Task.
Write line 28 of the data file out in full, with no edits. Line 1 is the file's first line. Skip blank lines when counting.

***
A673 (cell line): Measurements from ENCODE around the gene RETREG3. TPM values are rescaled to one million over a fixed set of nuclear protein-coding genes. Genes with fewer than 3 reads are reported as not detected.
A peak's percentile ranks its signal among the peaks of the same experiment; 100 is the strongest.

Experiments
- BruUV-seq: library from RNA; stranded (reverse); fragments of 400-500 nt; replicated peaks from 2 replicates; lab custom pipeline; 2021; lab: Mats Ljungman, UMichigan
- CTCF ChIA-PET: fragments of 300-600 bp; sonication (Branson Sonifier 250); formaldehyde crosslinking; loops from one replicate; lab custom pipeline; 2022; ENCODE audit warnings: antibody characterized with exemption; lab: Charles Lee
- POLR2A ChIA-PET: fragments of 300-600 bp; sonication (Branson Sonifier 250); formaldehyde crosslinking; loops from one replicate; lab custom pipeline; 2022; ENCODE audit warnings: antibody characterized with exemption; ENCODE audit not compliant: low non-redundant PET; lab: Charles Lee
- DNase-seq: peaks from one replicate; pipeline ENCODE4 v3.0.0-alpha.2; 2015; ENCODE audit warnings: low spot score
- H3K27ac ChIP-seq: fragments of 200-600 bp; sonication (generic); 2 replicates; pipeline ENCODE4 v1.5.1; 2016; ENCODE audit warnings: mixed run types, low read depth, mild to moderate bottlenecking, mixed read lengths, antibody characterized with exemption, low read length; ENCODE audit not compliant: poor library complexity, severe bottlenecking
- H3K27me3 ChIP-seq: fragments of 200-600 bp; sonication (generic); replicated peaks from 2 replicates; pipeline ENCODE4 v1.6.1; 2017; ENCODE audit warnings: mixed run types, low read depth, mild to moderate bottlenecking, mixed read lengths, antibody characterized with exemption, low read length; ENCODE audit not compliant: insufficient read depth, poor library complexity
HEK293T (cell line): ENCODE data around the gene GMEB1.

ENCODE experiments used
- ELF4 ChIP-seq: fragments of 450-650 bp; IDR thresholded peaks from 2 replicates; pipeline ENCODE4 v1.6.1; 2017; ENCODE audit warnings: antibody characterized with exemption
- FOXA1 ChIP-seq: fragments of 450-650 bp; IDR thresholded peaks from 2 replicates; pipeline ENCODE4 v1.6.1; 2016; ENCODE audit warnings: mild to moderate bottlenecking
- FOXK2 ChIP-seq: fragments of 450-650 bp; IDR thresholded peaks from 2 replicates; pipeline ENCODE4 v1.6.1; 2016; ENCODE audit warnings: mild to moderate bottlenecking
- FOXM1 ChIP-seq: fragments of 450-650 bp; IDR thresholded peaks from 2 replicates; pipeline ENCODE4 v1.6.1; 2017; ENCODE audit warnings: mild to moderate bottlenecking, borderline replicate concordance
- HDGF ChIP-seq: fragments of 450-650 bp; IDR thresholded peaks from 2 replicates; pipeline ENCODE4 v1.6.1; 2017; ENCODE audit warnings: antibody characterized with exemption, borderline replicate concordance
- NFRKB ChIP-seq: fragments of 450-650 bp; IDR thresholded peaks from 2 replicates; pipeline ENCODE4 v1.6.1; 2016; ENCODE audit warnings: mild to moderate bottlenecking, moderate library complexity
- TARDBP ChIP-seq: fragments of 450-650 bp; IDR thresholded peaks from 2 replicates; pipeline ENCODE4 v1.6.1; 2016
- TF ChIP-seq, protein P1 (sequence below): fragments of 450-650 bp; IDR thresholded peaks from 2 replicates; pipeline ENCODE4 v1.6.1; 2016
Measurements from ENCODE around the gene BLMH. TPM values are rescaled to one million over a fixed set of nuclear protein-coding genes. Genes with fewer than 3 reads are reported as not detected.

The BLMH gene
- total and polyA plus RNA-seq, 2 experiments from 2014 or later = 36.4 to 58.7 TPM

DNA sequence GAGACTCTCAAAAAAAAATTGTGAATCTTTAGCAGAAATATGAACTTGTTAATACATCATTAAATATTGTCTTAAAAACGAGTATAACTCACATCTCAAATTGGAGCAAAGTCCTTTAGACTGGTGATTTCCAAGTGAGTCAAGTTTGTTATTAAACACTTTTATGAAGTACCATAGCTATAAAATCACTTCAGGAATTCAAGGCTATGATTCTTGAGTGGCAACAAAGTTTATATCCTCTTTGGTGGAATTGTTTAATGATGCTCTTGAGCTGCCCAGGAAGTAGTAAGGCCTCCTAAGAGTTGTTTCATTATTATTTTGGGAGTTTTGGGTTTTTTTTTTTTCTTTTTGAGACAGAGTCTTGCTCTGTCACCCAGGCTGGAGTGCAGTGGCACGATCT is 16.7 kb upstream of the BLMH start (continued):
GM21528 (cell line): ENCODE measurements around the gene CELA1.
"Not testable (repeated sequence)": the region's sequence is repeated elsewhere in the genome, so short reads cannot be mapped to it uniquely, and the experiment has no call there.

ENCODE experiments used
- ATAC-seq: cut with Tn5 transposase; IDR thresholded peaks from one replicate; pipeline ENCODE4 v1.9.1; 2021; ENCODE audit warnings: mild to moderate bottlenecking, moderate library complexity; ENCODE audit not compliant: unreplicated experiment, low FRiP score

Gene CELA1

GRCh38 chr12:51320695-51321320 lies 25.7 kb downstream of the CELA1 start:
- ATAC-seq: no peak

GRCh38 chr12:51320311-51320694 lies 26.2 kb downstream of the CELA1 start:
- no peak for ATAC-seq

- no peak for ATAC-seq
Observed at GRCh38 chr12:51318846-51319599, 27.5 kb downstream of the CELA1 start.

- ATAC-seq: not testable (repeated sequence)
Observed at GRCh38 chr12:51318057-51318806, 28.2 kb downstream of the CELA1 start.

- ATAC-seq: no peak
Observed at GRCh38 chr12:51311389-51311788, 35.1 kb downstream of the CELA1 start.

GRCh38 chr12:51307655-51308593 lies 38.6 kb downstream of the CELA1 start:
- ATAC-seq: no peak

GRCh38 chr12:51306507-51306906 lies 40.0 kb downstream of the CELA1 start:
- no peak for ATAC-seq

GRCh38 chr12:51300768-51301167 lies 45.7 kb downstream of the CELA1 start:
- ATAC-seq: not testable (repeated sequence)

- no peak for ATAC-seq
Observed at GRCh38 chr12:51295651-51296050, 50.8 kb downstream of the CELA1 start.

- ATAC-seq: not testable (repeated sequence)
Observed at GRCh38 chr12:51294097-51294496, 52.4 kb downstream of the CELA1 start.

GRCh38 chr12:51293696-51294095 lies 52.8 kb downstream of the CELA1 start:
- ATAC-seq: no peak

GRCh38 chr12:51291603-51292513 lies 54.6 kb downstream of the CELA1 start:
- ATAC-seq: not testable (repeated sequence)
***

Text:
Gene CELA1